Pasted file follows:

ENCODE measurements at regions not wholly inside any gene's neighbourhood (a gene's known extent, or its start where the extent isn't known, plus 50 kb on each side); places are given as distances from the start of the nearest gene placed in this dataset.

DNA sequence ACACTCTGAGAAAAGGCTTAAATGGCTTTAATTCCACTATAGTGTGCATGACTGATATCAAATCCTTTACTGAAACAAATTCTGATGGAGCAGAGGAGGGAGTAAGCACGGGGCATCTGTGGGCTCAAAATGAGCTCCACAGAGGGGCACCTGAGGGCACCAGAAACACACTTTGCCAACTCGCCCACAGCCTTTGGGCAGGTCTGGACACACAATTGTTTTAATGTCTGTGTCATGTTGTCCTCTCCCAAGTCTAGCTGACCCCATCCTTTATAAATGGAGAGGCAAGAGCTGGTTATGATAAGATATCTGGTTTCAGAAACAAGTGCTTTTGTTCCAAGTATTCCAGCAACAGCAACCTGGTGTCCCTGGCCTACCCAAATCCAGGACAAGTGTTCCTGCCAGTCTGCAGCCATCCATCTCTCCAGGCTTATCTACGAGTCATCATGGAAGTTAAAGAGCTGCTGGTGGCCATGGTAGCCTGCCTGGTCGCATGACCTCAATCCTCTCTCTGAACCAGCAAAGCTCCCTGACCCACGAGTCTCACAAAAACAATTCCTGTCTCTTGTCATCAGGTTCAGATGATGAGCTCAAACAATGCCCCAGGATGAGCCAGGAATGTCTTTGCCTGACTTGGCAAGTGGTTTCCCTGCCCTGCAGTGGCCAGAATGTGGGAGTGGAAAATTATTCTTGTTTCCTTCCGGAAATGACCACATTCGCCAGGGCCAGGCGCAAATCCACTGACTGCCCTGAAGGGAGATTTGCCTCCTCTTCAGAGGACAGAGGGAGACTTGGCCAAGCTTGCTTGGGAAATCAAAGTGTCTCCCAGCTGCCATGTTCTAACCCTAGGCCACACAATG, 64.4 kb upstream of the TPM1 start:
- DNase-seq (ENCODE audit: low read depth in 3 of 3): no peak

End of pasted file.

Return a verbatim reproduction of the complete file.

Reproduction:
ENCODE measurements at regions not wholly inside any gene's neighbourhood (a gene's known extent, or its start where the extent isn't known, plus 50 kb on each side); places are given as distances from the start of the nearest gene placed in this dataset.

DNA sequence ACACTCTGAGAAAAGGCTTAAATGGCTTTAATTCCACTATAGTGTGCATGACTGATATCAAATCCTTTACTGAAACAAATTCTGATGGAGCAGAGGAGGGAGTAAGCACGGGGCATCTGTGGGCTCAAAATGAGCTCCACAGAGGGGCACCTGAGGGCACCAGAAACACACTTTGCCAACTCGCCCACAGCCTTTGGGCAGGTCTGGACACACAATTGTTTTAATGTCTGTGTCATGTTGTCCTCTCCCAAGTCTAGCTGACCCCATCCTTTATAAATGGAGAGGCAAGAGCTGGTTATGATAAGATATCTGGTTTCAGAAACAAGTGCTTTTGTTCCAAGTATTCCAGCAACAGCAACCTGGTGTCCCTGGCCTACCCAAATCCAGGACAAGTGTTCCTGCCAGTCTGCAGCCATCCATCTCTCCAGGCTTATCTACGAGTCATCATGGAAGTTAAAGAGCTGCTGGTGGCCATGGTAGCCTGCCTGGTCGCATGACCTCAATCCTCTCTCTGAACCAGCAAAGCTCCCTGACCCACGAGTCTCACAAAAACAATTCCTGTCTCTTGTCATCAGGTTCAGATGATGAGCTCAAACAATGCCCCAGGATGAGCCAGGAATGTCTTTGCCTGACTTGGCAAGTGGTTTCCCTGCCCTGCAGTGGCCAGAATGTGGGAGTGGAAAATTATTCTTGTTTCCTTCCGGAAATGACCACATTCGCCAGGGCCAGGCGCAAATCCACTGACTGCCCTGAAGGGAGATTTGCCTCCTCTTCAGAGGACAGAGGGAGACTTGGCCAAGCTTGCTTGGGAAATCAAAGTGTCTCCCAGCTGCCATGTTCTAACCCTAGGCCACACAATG, 64.4 kb upstream of the TPM1 start:
- DNase-seq (ENCODE audit: low read depth in 3 of 3): no peak